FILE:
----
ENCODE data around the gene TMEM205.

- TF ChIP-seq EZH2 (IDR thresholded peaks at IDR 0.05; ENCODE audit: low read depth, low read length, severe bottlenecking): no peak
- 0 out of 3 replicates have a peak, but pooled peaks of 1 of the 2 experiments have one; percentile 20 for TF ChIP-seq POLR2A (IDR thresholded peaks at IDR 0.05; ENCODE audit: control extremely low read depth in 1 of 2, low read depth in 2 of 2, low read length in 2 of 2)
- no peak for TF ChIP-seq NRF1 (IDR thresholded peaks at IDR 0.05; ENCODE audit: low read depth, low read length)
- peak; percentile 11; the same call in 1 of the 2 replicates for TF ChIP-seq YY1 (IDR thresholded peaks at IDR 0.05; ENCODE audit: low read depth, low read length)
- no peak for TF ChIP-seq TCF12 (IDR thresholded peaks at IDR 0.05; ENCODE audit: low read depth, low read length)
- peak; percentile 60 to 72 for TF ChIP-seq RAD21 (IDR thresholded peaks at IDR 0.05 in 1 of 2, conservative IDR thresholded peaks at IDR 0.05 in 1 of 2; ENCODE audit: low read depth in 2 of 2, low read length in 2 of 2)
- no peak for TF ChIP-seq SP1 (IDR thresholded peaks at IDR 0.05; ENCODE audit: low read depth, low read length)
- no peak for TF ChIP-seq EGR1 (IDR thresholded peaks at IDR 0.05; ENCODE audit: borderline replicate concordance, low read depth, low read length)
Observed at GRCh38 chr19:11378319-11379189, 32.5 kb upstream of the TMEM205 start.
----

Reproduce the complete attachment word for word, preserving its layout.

ENCODE data around the gene TMEM205.

- TF ChIP-seq EZH2 (IDR thresholded peaks at IDR 0.05; ENCODE audit: low read depth, low read length, severe bottlenecking): no peak
- 0 out of 3 replicates have a peak, but pooled peaks of 1 of the 2 experiments have one; percentile 20 for TF ChIP-seq POLR2A (IDR thresholded peaks at IDR 0.05; ENCODE audit: control extremely low read depth in 1 of 2, low read depth in 2 of 2, low read length in 2 of 2)
- no peak for TF ChIP-seq NRF1 (IDR thresholded peaks at IDR 0.05; ENCODE audit: low read depth, low read length)
- peak; percentile 11; the same call in 1 of the 2 replicates for TF ChIP-seq YY1 (IDR thresholded peaks at IDR 0.05; ENCODE audit: low read depth, low read length)
- no peak for TF ChIP-seq TCF12 (IDR thresholded peaks at IDR 0.05; ENCODE audit: low read depth, low read length)
- peak; percentile 60 to 72 for TF ChIP-seq RAD21 (IDR thresholded peaks at IDR 0.05 in 1 of 2, conservative IDR thresholded peaks at IDR 0.05 in 1 of 2; ENCODE audit: low read depth in 2 of 2, low read length in 2 of 2)
- no peak for TF ChIP-seq SP1 (IDR thresholded peaks at IDR 0.05; ENCODE audit: low read depth, low read length)
- no peak for TF ChIP-seq EGR1 (IDR thresholded peaks at IDR 0.05; ENCODE audit: borderline replicate concordance, low read depth, low read length)
Observed at GRCh38 chr19:11378319-11379189, 32.5 kb upstream of the TMEM205 start.